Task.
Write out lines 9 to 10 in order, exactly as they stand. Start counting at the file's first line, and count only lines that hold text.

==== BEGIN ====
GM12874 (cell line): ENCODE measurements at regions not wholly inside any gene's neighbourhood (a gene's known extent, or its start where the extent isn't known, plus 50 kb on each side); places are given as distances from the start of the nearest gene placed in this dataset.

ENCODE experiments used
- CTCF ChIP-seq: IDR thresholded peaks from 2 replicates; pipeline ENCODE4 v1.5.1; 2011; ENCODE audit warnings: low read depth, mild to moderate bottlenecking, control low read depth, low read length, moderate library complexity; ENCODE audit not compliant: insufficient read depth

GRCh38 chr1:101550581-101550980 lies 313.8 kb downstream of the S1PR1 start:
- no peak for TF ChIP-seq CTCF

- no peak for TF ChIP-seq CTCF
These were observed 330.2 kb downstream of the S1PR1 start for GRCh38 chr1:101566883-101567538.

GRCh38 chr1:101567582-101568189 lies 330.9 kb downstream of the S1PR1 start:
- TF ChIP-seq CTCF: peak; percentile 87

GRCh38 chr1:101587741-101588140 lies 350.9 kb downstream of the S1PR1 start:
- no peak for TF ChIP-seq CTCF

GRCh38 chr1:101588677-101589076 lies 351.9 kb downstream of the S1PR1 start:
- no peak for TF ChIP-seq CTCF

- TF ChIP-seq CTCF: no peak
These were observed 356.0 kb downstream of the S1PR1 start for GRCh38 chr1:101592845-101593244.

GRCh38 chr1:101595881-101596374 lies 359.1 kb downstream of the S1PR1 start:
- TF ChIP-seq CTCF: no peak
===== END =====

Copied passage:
- TF ChIP-seq CTCF: peak; percentile 87

GRCh38 chr1:101587741-101588140 lies 350.9 kb downstream of the S1PR1 start: